#altmeds

#AltMeds: Physiotherapy

Curious about alternative therapies? You’re not alone! It’s a vast world of drug-free health practice and can be confusing at the best of times.

As with any professional, it's important to see the right person for the right job. You wouldn't go to a hairdresser for a toothache (!) so it makes sense to familiarise yourself with the vast range of practitioners out there.

As a GP, I am frequently asked about what a Physiotherapist does. Read on to learn more about Physiotherapy and how it could potentially help you.

 

What Is Physiotherapy?

Originating in Ancient Greece with massage techniques and hydrotherapy, today physiotherapy utilises non-surgical procedures to lessen pain, improve movement and restore functionality to the musculoskeletal system.

Physiotherapists assess, treat and prevent disorders caused by injury or disease. They conduct examinations of patients and work towards alleviating any impairments and limitations.

A typical session with a physiotherapist is unique to a patient’s needs and their health condition. Physiotherapists will also educate their patients to prevent further injuries, or assist them to live with ongoing conditions.

 

Qualifications & Education

According to the Australian Physiotherapy Association, Physiotherapy courses vary across the country and entry may be through a bachelor, masters or professional doctorate program.

Physiotherapists are required by law to be registered with the Physiotherapists Registration Board in the state or territory in which they are practising.

 

Who Should See A Physiotherapist?

All Australians can benefit from physiotherapy at some point in their lives. While it is well-known that physiotherapists treat injuries, increasing numbers of Australians are coming to physiotherapists when they want to take control of their health and stay well.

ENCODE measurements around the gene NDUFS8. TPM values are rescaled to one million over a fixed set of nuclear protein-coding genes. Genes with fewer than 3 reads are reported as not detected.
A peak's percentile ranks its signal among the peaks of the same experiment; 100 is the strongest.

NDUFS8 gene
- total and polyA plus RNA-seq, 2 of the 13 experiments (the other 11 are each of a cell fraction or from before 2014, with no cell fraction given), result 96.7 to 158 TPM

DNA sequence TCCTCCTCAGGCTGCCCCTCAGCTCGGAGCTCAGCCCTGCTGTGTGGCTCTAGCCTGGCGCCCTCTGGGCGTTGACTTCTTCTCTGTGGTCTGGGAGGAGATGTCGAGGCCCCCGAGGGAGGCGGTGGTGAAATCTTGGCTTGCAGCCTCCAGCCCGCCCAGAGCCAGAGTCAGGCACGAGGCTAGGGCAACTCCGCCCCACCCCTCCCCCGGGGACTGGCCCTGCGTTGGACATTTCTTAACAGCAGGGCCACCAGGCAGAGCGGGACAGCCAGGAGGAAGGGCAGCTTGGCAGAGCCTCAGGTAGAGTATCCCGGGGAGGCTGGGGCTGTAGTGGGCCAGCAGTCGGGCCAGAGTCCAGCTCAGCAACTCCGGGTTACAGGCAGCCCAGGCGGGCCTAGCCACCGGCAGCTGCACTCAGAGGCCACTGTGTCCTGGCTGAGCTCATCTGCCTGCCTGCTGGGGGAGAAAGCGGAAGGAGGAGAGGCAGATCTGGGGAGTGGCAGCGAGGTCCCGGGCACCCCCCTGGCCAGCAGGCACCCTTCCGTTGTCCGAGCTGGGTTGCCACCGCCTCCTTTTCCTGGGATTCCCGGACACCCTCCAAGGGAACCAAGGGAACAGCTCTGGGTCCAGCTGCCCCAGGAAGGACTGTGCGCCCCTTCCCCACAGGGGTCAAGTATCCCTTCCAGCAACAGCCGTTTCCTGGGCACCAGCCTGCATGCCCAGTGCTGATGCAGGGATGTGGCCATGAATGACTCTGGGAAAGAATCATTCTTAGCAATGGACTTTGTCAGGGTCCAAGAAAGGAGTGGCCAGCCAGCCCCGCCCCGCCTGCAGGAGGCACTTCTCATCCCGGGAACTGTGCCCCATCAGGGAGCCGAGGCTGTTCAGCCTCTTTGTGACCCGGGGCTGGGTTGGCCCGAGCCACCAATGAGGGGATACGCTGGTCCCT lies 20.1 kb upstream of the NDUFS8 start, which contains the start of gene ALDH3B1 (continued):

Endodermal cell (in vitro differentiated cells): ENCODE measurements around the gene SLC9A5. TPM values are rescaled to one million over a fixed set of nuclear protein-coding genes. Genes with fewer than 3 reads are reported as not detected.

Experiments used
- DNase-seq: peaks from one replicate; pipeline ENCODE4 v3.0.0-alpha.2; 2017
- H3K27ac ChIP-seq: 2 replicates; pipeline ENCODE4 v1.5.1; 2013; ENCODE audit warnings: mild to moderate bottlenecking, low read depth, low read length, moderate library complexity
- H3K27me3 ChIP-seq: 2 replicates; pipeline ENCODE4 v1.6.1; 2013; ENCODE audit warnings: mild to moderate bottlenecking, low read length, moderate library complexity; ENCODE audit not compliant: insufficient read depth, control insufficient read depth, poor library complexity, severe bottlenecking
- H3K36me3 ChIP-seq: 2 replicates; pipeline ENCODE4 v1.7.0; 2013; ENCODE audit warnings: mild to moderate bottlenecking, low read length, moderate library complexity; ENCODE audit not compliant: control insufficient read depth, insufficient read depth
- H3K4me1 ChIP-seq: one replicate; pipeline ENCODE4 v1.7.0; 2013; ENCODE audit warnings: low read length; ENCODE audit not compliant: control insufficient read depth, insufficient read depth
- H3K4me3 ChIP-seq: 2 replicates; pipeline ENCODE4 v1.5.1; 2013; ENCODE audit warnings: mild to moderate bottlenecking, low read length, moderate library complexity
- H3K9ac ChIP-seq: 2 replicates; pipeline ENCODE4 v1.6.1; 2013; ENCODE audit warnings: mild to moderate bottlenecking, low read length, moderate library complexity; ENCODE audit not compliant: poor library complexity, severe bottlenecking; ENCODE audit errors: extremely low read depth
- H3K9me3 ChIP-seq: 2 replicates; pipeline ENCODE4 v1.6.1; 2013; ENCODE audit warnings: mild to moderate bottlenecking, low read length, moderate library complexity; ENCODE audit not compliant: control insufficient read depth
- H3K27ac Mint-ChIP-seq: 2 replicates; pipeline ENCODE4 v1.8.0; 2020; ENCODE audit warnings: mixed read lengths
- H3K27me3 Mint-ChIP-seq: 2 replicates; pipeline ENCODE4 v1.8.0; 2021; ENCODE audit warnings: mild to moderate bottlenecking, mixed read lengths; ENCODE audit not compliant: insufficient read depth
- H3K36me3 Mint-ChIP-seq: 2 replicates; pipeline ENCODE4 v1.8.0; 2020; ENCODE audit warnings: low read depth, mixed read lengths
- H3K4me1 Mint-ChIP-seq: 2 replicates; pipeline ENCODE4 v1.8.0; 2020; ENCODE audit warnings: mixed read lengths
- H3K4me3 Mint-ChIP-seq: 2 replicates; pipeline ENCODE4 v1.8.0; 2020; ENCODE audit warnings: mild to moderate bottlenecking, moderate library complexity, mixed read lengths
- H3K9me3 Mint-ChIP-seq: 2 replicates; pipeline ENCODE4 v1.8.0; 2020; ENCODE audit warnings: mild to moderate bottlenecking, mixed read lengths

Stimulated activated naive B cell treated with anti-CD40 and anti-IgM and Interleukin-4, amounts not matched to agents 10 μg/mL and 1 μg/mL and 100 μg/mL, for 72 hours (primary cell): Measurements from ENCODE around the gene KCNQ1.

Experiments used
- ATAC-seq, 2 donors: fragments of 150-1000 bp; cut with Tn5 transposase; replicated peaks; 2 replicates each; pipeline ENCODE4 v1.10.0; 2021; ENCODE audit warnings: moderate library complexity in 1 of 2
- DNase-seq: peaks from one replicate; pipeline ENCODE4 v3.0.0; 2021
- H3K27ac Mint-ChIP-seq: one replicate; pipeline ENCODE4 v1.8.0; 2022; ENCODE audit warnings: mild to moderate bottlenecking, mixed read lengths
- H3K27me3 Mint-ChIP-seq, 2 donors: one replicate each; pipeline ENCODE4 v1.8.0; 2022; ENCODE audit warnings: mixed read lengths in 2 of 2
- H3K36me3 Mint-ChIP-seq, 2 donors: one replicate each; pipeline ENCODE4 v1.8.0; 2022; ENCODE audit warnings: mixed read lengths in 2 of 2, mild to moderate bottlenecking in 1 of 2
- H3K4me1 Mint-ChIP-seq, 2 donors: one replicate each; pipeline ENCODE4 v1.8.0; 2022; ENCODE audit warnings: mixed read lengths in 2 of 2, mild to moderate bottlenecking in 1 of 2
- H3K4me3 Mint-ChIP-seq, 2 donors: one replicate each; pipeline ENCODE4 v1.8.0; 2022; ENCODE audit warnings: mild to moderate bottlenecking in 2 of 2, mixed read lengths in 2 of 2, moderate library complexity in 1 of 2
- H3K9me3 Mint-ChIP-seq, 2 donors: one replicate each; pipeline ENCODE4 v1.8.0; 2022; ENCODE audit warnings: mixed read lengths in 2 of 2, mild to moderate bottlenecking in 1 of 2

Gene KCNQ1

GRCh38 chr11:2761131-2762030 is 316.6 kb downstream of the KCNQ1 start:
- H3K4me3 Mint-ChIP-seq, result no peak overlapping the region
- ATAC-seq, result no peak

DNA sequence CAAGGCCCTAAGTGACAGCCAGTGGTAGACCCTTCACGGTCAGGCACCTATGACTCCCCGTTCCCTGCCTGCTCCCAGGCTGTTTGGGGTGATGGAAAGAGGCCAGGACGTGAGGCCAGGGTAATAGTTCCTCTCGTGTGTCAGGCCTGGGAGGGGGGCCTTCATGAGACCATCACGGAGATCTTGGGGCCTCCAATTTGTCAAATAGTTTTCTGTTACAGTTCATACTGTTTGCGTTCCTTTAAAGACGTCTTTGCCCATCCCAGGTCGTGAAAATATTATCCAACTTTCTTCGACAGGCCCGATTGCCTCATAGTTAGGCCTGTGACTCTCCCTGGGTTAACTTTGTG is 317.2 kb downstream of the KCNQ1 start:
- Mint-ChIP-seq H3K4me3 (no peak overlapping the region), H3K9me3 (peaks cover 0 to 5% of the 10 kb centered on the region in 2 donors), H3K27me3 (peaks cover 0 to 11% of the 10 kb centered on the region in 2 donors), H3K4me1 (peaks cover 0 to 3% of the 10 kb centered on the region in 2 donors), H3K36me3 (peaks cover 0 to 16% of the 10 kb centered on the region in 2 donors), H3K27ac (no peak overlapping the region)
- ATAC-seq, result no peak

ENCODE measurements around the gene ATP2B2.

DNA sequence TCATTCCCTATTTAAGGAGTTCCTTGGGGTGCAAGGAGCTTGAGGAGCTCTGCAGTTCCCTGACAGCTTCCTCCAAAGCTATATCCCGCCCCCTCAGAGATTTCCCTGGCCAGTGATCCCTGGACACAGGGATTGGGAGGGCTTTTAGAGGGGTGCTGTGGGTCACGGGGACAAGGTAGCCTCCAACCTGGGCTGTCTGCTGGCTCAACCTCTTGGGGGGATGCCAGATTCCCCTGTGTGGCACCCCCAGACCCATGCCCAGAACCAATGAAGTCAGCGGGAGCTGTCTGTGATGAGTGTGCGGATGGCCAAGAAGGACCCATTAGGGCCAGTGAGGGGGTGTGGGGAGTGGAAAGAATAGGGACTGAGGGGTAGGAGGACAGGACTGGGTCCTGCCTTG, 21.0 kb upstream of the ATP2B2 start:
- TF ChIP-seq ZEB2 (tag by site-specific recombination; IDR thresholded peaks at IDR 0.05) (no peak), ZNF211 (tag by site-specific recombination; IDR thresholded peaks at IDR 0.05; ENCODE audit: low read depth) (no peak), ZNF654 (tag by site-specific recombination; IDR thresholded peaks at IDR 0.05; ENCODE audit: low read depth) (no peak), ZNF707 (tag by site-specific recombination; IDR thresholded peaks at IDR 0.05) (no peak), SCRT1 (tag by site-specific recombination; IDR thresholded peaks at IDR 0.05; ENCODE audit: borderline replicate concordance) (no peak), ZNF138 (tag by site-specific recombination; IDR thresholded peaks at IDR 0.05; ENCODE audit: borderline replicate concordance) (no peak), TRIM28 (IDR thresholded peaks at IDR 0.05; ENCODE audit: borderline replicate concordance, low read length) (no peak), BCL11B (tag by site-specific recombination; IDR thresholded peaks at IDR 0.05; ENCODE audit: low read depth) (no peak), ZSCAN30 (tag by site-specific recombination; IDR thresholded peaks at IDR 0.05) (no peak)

Physiotherapists work closely with GPs and other health clinicians to plan and manage treatment. Indeed, GPs refer more patients to physiotherapists than any other healthcare profession.

As far as alternative therapies go, I refer my patients to Physotherapists as they back up what they do with both diagnostic imaging and scientific evidence. Important!

Make sure you shop around for the right practitioner and chat to your GP about whether physiotherapy is the right treatment for your symptoms.

#AltMeds: Osteopathy

Curious about alternative therapies? You’re not alone! It’s a vast world of drug-free health practice and can be confusing at the best of times.

As with any professional, it's important to see the right person for the right job. You wouldn't go to a hairdresser for a toothache (!) so it makes sense to familiarise yourself with the vast range of practitioners out there.

As a GP, I am frequently asked about what an Osteopath does. Read on to learn more about Osteopathy could potentially help you.

 

What Is Osteopathy?

Osteopathy is a form of drug-free non-invasive manual medicine that focuses on total body health.

Osteopaths believe that massage, movement, stretching and physical manipulation are important for postural alignment.

Beginning in the late 1800s, Osteopathy is a form of manual therapy, recognising the link between the structure of the body and the way it functions.

 

Qualifications & Education

According to Osteopathy Australia, all osteopaths in Australia complete a minimum of five years university training in anatomy, physiology, pathology, general medical diagnosis and osteopathic techniques.

They are also trained to perform standard medical examinations of the musculoskeletal, cardiovascular, respiratory and nervous systems.

These university graduates hold either a double Bachelors or Master qualification.

Osteopaths are required, by law, to maintain ongoing professional development and education every year to stay in practice.

 

Who Should See An Osteopath?

The main reason to visit an Osteopath is if you are experiencing bone, muscle and/or joint problems associated with the following symptoms:

  • Back Pain
  • Neck Pain
  • Headaches and Migraines
  • Musculoskeletal Conditions during Pregnancy
  • Treating children
  • Pain Management

An Osteopath may look at the area that is troubling you, as well as other parts of your body. For example if you have a sore knee, your osteopath may also look at your ankle, pelvis and back. In addition to the consultation, the Osteopath may provide education and advice to help you manage your condition between treatments. This may include giving you exercises to do at home or work.